The three unions that represent American Eagle’s workers urged the US Bankruptcy Court to delay the deal in which rival Republic Airlines would operate planes under the American Eagle brand. The deal was signed January 23 and allows Republic Airlines to operate 76-seat jets to feed American Airlines flights, mainly in and out of Chicago’s O’Hare International Airport. The initial deal involves 53 jets and Republic can acquire another 47 to operate on American’s behalf.
The Association of Flight Attendants, Air Line Pilots Association, and the Transport Workers Union filed their objections before the deadline to respond to the AMR motion. US Bankruptcy Judge Sean Lane us set to consider the issue Thursday.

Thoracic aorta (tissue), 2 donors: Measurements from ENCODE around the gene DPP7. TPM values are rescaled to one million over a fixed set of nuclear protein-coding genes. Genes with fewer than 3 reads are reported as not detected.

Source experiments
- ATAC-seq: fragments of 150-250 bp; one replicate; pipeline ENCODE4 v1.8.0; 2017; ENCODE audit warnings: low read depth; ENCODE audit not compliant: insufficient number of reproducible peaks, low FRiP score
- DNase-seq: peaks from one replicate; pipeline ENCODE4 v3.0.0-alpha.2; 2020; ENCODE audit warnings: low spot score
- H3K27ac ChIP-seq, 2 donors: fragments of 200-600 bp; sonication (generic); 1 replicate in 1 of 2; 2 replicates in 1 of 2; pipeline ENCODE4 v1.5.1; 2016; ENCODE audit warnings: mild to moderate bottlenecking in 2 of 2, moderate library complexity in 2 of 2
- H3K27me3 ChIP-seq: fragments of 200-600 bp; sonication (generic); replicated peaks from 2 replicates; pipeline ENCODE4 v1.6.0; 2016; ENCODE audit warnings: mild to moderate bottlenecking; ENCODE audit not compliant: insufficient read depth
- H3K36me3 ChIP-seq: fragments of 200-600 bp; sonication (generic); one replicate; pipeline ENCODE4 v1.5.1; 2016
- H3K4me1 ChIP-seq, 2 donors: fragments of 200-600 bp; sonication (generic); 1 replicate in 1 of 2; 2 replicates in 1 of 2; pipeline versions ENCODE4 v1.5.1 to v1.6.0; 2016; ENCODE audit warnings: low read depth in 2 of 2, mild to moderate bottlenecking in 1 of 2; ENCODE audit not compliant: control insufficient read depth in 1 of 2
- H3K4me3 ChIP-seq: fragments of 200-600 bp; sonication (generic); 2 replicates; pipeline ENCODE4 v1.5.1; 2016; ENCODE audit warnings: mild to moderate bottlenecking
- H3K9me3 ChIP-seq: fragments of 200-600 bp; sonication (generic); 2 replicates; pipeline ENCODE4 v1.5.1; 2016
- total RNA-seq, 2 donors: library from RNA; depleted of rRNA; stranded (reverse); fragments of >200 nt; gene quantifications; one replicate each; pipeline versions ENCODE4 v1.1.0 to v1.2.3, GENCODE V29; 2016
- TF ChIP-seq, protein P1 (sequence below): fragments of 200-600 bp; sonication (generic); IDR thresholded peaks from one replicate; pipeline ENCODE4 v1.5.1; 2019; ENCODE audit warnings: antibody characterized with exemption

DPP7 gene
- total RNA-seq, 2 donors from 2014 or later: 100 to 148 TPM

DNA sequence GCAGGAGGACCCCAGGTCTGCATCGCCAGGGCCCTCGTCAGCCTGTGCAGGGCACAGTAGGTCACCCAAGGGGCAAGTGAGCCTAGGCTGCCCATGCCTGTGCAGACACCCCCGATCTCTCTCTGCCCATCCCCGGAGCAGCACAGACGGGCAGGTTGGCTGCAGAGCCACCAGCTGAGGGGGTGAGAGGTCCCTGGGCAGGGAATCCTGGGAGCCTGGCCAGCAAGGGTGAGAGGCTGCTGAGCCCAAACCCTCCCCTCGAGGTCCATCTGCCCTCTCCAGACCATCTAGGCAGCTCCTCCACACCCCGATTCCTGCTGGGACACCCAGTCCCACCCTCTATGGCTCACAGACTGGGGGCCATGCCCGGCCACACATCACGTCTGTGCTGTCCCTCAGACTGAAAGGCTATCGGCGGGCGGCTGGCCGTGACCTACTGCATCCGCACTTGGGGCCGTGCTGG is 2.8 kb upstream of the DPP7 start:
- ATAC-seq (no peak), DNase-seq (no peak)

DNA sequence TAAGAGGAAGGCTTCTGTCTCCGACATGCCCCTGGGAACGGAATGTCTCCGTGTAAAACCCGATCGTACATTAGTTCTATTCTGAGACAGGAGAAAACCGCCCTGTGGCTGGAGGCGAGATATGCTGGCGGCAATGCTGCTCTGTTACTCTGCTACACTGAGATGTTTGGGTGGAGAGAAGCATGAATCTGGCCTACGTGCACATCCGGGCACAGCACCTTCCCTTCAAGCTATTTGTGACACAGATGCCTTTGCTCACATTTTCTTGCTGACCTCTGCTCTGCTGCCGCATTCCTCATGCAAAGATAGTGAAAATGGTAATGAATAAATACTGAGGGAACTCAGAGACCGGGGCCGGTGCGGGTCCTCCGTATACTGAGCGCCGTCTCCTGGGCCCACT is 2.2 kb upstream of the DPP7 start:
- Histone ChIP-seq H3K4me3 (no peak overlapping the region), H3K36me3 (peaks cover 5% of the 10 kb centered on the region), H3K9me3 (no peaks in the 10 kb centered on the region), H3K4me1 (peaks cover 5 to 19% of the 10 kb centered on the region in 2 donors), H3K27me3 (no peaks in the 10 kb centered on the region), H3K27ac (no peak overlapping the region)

In the filing, the AFA acknowledged that the Republic deal is allowed via a new collective bargaining agreement approved by American Eagle flight attendants. The filing stated questioned whether it is legal for AMR to enter into the Proposed Capacity Purchase Agreement with Republic Airlines after the AFA CBA was approved by the court and while a merger is pending between AMR and US Airways.
AMR is the owner of both American and AMR Eagle, which operates American Eagle Airlines Inc. and Executive Airlines Inc. under American Eagle. The AFA filing said American and AMR proposed the Republic deal with no consideration of the deal’s impact on the operations of American Eagle.
AMR dominates the decision making at American Eagle, which is its subsidiary. American Eagle doesn’t have separate representation in the court proceeding. This is the reason why the labor unions took it upon themselves to represent the employees of American Eagle.
The filing said that anything that increases flying elsewhere would impact the ability of AFA members to get flying opportunities and receive profit sharing payouts, earn sic pay accrual, vacation pay accrual, bid for available routes, and health plan coverage.